IN viewing Labour’s leadership contest, it is depressing to remember the riches on offer to the party in 1976 when Harold Wilson retired.
The six candidates were Jim Callaghan, the eventual winner, Michael Foot, Roy Jenkins, Tony Benn, Denis Healey and Tony Crosland. In such a race of political thoroughbreds, the present four selling-platers would never have made the starting gates.
The six 1976 candidates were all highly talented politicians with a record of achievement outside politics (Callaghan is less known for this than the others but he was a highly competent trade union official). Five had served in the Second World War.
Above all, each of the 1976 candidates had made his own way in British politics. Whether in opposition or government, none of the six had ever been a leadership stooge. They had established their reputations as serious politicians during Labour’s long Left-Right battles of the 1950s and 1960s (it is worth remembering that Benn was then a Right-Wing party moderniser).
In two demanding periods of government, they had all brought some personal agenda, with varying success, to their departments.
Of course, in 1976 each of the six was striving to become Prime Minister as well as party leader, and in those far-off days the choice was left to MPs alone, and by a secret ballot. It sounds terribly undemocratic, but it remains the only workable system for a governing party.
For Labour in 1976, it ensured that the leader was chosen by a politically sophisticated electorate, who knew how the candidates performed where it mattered, in Parliament and government.
Labour was then in office with a tiny majority, coping with a deep-seated economic crisis. Over a third of Labour MPs were part of that government and although some undoubtedly hoped for personal preferment, all of them had an overwhelming motive to choose a capable Prime Minister. MPs defending marginal seats also had to judge which new leader would be the biggest vote-winner.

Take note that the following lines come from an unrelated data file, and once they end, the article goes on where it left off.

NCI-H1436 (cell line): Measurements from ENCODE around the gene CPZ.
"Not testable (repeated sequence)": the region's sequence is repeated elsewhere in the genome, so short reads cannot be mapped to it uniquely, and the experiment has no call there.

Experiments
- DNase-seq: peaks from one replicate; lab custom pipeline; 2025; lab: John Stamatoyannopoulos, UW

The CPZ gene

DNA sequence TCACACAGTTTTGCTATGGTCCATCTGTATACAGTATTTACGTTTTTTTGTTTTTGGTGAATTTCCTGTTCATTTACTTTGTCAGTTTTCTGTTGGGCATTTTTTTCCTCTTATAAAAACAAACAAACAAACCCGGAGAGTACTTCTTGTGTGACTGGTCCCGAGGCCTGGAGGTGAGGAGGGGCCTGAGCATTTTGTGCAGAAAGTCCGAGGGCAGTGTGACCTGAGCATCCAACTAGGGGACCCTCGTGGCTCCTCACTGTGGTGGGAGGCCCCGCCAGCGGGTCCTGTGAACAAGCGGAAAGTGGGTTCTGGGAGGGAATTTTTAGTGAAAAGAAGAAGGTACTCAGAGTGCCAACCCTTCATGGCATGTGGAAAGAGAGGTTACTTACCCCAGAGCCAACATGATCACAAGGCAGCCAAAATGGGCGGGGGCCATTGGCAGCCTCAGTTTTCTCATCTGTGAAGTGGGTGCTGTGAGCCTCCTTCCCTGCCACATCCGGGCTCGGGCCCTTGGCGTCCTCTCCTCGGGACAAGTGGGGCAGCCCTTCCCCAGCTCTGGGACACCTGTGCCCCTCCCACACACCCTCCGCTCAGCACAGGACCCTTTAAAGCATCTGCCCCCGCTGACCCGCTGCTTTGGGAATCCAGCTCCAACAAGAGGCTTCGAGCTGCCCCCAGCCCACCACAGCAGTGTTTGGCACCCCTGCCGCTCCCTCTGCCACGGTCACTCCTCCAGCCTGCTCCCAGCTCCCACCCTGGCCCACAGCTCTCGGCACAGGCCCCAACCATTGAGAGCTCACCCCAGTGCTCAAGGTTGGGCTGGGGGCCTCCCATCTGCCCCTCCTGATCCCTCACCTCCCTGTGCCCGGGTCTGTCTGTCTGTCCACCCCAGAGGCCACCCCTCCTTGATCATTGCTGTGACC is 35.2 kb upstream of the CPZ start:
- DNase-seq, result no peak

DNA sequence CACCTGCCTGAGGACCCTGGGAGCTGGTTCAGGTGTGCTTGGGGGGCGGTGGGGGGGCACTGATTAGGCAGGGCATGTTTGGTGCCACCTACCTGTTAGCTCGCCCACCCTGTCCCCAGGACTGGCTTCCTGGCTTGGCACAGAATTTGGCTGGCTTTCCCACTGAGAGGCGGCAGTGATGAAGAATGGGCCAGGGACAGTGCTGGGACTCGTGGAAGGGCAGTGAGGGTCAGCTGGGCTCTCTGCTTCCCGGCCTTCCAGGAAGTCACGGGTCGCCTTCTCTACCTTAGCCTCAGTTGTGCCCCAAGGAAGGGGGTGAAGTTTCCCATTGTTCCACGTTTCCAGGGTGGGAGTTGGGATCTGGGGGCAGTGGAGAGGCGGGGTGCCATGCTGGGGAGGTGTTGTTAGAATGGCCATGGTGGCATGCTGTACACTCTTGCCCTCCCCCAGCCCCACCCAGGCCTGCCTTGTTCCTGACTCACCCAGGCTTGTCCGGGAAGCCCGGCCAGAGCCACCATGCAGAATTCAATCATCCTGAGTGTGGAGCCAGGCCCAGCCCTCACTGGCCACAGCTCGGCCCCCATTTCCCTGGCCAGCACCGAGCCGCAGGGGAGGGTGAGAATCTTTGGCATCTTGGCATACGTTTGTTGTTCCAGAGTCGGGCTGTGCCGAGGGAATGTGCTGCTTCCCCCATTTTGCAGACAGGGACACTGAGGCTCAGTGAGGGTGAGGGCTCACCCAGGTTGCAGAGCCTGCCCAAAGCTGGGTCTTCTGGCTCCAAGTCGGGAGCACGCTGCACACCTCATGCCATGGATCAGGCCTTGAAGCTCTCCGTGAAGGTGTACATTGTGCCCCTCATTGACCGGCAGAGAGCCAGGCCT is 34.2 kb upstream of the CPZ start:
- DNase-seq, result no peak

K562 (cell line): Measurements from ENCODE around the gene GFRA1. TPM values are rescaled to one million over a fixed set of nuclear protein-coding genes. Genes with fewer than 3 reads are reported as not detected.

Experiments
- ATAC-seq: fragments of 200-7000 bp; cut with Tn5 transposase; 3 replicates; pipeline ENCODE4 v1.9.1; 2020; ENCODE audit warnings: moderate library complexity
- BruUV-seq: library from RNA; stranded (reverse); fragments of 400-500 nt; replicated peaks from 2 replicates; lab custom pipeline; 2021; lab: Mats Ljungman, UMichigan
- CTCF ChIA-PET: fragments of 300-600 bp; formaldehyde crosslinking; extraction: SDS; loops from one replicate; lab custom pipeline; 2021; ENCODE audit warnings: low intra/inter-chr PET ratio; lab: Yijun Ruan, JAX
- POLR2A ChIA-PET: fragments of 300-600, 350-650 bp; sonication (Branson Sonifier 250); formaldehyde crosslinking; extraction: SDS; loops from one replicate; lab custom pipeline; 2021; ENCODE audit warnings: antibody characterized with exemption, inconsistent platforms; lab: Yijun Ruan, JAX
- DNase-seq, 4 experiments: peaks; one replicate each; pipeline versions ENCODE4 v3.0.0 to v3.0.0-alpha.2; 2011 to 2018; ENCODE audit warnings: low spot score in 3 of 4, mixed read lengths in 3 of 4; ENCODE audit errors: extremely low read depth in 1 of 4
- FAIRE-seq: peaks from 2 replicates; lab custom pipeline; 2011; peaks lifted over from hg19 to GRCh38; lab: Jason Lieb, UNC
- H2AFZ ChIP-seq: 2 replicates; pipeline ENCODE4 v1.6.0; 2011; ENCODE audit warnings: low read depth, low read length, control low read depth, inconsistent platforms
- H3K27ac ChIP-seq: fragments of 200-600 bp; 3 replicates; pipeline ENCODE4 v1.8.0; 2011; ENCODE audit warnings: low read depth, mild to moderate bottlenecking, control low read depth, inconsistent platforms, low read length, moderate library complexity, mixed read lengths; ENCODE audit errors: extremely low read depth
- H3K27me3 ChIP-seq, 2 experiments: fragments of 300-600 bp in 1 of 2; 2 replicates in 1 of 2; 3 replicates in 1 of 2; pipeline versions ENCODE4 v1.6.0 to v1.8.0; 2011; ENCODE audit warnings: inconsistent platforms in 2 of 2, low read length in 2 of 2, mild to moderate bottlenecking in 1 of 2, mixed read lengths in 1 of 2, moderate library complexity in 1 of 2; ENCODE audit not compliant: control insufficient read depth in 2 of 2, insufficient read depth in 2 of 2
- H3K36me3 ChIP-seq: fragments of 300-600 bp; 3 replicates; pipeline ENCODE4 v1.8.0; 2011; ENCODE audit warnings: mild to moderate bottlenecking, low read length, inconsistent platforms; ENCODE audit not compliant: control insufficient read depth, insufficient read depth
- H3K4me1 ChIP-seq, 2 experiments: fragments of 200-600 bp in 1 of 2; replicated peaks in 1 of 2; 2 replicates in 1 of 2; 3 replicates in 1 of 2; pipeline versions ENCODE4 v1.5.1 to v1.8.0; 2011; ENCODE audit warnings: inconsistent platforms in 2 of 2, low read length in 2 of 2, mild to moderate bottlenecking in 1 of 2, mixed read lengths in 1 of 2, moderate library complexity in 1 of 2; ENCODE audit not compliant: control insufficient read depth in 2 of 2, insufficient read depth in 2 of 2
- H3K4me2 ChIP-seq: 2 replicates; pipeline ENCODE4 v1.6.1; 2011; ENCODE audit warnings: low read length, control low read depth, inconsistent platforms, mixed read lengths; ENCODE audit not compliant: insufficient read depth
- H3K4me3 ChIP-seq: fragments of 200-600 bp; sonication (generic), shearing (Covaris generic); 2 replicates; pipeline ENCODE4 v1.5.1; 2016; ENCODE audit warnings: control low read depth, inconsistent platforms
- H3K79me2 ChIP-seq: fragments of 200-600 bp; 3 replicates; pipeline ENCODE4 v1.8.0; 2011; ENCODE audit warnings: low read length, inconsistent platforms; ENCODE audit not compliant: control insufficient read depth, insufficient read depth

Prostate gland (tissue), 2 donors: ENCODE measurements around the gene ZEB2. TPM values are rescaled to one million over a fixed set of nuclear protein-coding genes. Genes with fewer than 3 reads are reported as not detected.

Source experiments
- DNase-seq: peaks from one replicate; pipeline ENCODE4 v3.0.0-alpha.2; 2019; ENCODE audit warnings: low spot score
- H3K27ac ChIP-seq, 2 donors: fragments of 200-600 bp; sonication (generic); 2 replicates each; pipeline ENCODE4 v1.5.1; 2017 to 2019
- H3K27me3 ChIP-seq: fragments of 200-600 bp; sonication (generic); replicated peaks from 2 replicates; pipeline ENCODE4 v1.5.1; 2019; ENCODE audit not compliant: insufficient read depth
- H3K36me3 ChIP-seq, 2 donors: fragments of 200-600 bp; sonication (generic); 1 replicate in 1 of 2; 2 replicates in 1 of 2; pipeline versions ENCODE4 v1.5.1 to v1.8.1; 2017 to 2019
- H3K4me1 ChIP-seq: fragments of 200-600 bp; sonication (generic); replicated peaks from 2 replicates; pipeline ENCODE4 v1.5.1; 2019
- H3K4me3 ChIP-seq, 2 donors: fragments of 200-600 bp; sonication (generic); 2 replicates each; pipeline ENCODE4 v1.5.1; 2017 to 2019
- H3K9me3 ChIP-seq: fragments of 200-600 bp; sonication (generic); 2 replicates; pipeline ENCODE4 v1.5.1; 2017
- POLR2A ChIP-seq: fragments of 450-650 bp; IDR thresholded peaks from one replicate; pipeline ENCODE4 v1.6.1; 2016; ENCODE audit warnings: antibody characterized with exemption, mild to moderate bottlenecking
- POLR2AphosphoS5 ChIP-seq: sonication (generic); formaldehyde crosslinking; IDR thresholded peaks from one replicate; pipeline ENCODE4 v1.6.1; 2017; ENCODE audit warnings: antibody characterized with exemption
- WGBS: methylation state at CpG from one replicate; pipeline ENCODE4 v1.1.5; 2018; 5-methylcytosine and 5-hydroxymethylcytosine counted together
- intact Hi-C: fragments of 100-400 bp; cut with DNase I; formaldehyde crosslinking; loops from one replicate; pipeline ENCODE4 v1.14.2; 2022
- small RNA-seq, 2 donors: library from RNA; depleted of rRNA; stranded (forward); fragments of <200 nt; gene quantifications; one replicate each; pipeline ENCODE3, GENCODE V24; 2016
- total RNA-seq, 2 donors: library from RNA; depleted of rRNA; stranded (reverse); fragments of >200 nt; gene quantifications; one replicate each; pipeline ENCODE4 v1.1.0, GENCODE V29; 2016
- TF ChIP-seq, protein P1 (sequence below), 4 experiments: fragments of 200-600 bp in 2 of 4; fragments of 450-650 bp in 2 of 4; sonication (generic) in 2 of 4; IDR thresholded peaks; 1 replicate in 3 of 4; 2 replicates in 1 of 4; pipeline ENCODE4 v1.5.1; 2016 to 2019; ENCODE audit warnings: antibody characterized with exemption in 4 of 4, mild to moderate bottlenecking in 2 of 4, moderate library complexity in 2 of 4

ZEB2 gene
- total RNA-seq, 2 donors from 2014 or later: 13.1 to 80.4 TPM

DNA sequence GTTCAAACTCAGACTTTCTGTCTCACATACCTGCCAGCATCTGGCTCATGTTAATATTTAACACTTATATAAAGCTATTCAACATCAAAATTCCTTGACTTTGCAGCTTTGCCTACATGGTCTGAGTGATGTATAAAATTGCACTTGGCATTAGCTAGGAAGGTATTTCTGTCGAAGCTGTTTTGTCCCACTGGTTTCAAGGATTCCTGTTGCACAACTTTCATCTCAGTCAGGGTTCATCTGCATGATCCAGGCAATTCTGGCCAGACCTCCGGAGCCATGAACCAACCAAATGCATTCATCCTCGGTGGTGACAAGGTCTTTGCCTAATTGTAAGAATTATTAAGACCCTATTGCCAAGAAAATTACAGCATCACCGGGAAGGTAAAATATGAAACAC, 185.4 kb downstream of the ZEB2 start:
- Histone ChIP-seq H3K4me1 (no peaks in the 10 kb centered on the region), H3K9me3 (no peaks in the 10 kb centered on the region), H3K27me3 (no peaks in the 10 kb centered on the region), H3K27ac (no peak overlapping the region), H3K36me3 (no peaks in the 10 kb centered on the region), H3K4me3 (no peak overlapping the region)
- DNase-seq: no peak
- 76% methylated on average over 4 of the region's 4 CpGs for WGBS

The MP-only electorate spared candidates the chore of devising slogans and mini-manifestoes, or promising to listen and learn and create a new kind of politics, or babbling all the other current bromides that leave uncommitted voters cold. MPs knew already what each candidate would bring.
Moreover, Labour MPs, even ministers, were far more independent in 1976 than they are today. Their selection was less dependent on the party leadership, and their activity was less controlled. No fewer than 129 (from 318) were sponsored by trade unions. Again, this might sound shocking today (the system was abolished shortly after Tony Blair became leader) but it gave sponsored MPs an agenda and support mechanism which was independent of the party leadership.
Labour MPs, even in government, were accustomed to arguing about policy or principle. A year earlier Harold Wilson had to allow ministers and MPs to campaign against their government policy’s on remaining in what was still called the Common Market. In 1976, Denis Healey faced down vigorous resistance to his economic policies during the sterling crisis.
In sum, the six candidates in 1976 had received a rigorous training for the party leadership and were judged by a tough-minded electorate.
Both of these conditions vanished during the Blair-Brown era. MPs and ministers were penalised rather than rewarded for showing signs of independent thought. In a precise reversal of their constitutional role, Blair demanded early in his Premiership that Labour MPs should act as “ambassadors for the government” in their constituencies: most obeyed, regurgitating government propaganda, however drivelling, and staying “on message.”
Blair stifled arguments about policy, never mind principle and purpose in government, by constantly proclaiming his support for “what works”, as if his chosen policies worked for everybody, although plenty of his policies clearly did not work for anybody except the special interests who demanded them or the expensive consultants who created them. He regularly claimed the support of all progressive and reasonable people, sometimes the entire British people. Such claims could sound close to fascism – they certainly discouraged dissent.
Gordon Brown’s advent made no difference. Unlike the Gaitskell-Bevan struggle, the long Blair-Brown rivalry was about personality, not principle or policy. Neither Blair nor Brown liked independent-minded ministers. Their choices were more memorable for their resignations than their achievements. In the crisis, Brown was so short of able ministers that he had to recall Peter Mandelson and load him with offices.
New Labour simply did not raise thoroughbreds. The present four have risen without trace: two unremembered ex-ministers, two with no record in government at all, one of those the legatee of the man who came close to destroying the party in the 1980s. A desperately-ill party now faces a choice between one faith healer and three undertakers’ mutes.
• Richard Heller was chief of staff to Denis Healey. His latest book, The Importance Of Not Being Earnest, is a study of Britain’s lost literary genius, Luke Upward.